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Ring Leader

Jon Frederic West, the sought-after tenor for the title role of Siegfried, takes a breather from preparing for the marathon opera to explain why Wagner is so fun.



Life in an opera house bustles with activity and interruptions. It's 12 days until performance at the New Orleans Opera's Scenic Studio. Set builders quietly work around New Orleans boy turned New York Metropolitan Opera tenor Anthony Laciura, rehearsing with a pianist.

Internationally acclaimed tenor Jon Frederic West sits in the canteen. During a break in rehearsing for the title role of Richard Wagner's Siegfried, he talks about his globetrotting performance schedule. He suddenly stops and shouts to somebody in the hall, "Harry, buddy, what the hell are you doing here?" Bass-baritone Harry Dworchak pops his head in and the two enthusiastically shake hands, while Dworchak explains that he's "doing Alberich," another role in the opera. After he leaves, West remarks, "The last time we saw each other was in Dallmayr's, which is a great delicatessen in Munich."

Constantly jumping from Germany to New York City to New Orleans and beyond, West grew up in Dayton, Ohio. "My mother told me that I was singing around the house doing chores from the time I was 3 on up," says West. He participated in boys choirs before studying voice at Bowling Green University and the Manhattan School of Music. With a successful career spanning three decades, West, 53, has made a name for himself by specializing in Siegfried, a part he has performed several times a year since 1998. He makes his New Orleans debut this week, continuing the New Orleans Opera Association's staging of the complete Ring cycle over several years. Siegfried is the third of four operas in the cycle, following 2004's Das Rheingold and 2001's Die Walküre. The conclusion, Götterdämmerung, will be staged in the fall of 2006.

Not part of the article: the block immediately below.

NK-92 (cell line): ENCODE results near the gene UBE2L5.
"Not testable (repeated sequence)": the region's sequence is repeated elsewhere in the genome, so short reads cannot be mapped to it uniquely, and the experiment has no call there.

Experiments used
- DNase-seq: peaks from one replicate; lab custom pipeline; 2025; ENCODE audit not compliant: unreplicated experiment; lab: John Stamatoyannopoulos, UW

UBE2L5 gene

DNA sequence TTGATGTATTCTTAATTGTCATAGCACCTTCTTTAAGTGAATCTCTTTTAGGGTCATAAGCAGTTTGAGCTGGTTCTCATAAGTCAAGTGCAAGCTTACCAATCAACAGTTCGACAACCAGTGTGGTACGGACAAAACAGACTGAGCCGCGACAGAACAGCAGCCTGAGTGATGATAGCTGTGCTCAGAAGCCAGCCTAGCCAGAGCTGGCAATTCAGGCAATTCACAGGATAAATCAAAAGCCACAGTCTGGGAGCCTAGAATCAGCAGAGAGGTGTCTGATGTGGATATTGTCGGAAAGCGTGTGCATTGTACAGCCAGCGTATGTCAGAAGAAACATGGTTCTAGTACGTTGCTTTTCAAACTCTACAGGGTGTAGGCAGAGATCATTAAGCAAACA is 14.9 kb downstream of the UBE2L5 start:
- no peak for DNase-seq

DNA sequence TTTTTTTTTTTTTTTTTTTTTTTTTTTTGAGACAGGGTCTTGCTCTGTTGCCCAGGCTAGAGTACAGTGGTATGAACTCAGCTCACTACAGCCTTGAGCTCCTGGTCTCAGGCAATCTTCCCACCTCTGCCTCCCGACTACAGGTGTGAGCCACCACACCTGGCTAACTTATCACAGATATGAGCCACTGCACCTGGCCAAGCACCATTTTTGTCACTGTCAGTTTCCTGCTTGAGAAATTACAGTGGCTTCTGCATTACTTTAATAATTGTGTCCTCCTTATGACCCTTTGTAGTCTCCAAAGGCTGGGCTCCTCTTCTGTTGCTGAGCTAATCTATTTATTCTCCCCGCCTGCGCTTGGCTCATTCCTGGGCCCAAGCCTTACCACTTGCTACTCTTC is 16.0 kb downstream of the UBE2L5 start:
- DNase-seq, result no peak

Serbian stage director Dejan Miladinovic wanders in and apologizes for being late. Oblivious to the activities of the studio, West discusses the complexities of playing Siegfried, a 17-year-old boy who gets caught up in the machinations of the gods and his own hubris. It's a difficult role, "mostly because of the length," says West: Siegfried clocks in at around five hours. West adds that the climactic duet with helmet-clad Brünnhilde, played by New Orleans native Jeanne-Michele Charbonnet, is the hardest part of the opera. "That's the point where I'm most exhausted," he says, and Miladinovic chuckles. West continues: "It's also the most unfair part because of course she only sings for 30 minutes and she comes in totally fresh. After five hours, it's quite a challenge to wind up with enough voice and sound fresh enough to match her."

Miladinovic pipes in, noting the importance of having West in the role of Siegfried: "Jon convincingly plays a teenage boy bored with everything and Š he develops the character. You will hear him singing Œheavy stuff' with such easiness onstage. I am standing very close to him; I cannot see his veins on the neck Š which means his technique is marvelous. He knows the role upside down."